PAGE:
Wednesday, 25 July 2012

Mountain treasures

This afternoon, as it was a little cooler, we decided to go out by car and explore the countryside nearby. We found our way to the neighbouring town of Alcanar. We noted its old church with octagonal tower, and its more recent urban expansion as a result of limestone quarrying and the cement factory several kilometres away on the edge of the sea shore - it simply looks and feels like a town with its feet deeply rooted in heavy industry. However, Alcanar has an ancient uphill footpath leading to L'Ermita del Remei, 500 feet up in the Montsià mountains behind the town. There's a good road leading up to it, a couple of kilometres from the edge of town. The views on the ascent across the plain towards Vinaròs, and up into the mountains are breathtakingly beautiful.
The church at Remei, dedicated to our Lady, was founded as a place for retreat and pilgrimage devotion in the 16th and 17th centuries. Like L'Ermita de Vinaròs, there is a working restuarant and bar in the buildings attached to the church welcoming guests today. The church's central cupola has suffered as a result of earth movements, and is shored up within by steel girders. Access is restricted to the nave, which is furnished as a sanctuary chapel of the Madonna. Floral bouquets on the pew ends indicated to us that despite problems in stabilising the building, it is still used for wedding ceremonies.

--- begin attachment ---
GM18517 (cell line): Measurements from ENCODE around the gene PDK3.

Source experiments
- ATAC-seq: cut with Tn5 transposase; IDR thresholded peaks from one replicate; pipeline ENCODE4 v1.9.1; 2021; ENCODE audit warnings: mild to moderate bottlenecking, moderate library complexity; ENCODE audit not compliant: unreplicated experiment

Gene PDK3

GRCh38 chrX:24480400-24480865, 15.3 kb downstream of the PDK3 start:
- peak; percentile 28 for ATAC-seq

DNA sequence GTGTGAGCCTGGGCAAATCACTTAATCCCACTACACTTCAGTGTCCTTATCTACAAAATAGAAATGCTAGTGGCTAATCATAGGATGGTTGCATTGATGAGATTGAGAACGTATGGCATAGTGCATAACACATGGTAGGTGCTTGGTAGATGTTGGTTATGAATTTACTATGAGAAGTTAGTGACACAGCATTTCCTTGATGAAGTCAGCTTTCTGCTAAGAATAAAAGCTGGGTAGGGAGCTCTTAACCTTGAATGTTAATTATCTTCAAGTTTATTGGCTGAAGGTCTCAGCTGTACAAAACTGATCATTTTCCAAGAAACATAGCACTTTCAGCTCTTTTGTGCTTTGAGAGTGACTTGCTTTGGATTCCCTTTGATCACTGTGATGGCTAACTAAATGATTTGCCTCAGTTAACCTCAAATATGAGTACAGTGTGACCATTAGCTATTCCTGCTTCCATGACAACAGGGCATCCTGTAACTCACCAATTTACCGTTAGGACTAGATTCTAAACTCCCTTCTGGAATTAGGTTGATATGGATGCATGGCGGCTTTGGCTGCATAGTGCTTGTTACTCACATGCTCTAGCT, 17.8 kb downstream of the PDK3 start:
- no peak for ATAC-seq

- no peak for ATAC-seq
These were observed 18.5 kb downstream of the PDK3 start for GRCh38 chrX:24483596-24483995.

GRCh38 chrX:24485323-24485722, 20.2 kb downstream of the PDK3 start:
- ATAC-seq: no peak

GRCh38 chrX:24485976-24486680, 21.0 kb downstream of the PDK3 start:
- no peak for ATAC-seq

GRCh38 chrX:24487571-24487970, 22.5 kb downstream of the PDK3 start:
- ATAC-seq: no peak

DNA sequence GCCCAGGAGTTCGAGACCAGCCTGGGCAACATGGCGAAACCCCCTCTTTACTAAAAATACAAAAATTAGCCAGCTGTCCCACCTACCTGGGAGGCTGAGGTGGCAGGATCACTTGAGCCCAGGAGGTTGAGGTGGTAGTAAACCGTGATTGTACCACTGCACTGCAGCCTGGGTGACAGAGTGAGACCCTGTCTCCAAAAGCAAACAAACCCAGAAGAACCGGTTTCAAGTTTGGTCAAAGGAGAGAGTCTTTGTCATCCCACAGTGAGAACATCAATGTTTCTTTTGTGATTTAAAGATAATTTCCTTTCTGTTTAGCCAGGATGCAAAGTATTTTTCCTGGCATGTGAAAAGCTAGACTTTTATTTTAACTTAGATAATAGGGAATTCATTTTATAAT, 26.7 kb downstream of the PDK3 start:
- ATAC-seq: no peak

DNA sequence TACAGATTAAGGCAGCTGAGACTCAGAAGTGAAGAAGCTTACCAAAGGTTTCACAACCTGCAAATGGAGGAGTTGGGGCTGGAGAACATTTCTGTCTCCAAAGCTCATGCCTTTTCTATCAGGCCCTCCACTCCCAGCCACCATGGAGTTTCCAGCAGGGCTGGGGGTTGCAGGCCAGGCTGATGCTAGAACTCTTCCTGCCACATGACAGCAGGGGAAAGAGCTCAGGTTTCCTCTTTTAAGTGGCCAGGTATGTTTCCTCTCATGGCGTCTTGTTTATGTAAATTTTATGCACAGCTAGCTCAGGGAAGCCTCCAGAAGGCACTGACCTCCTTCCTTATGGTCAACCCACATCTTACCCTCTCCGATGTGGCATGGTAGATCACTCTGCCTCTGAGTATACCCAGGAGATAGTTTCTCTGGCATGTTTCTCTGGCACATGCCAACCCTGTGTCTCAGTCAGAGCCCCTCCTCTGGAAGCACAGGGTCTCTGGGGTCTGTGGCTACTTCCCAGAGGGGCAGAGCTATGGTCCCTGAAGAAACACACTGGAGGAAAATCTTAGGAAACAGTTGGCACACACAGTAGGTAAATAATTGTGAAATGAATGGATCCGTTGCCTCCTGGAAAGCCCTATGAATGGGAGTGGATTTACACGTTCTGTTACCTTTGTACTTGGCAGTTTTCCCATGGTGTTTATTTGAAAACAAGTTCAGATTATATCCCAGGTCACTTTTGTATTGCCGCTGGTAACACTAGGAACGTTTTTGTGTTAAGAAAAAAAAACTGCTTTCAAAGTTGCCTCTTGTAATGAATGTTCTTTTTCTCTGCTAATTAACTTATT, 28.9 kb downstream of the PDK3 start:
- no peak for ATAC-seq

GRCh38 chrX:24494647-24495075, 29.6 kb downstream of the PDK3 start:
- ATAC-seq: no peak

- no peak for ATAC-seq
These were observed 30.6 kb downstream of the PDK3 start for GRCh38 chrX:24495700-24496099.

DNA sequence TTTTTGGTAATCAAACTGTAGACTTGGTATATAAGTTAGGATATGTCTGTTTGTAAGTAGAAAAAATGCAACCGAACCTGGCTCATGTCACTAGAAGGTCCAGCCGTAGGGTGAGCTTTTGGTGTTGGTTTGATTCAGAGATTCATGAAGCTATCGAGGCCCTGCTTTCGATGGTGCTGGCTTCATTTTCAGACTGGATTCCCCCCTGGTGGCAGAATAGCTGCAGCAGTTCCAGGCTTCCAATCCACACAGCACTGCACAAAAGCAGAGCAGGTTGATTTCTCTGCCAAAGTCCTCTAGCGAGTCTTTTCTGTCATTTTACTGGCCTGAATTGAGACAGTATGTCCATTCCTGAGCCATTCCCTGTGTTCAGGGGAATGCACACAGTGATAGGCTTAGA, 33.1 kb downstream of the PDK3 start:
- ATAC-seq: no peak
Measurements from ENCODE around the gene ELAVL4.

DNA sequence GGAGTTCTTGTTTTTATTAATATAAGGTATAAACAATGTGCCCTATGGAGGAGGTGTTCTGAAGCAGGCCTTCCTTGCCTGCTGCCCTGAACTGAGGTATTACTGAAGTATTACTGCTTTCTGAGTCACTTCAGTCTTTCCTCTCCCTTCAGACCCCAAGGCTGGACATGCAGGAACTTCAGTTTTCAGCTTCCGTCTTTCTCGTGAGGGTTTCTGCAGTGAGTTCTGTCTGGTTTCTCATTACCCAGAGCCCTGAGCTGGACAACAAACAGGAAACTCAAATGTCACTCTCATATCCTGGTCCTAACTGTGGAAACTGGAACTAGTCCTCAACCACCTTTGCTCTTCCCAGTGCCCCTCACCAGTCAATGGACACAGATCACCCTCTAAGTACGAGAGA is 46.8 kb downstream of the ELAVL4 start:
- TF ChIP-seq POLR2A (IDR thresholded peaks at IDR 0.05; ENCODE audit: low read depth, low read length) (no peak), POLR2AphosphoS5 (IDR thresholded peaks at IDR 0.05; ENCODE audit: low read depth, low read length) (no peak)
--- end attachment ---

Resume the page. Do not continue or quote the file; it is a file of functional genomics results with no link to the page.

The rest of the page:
However popular the chapel may be for plighting one's troth, what brings many more visitors to this quiet little valley set into a larger hillside is its more dim and distant past. The hill top opposite the sanctuary facing east is the site of an unique and important iron age settlement, well excavated, studied, and well presented for visitors with archaeological interests. Here's an aerial photo from a local archaeological website.
It dates from the seventh century BC, and its thought to be the place from where the Iberian Ilercavones tribe ruled over the Ebre river delta region on the plain below. We were only able to roam on the narrow hillside paths around the base of the settlement. Proper access with guided tours is restricted to weekends. This is less than fifteen kilomteres from where we're staying, well worth the effort of a return visit.

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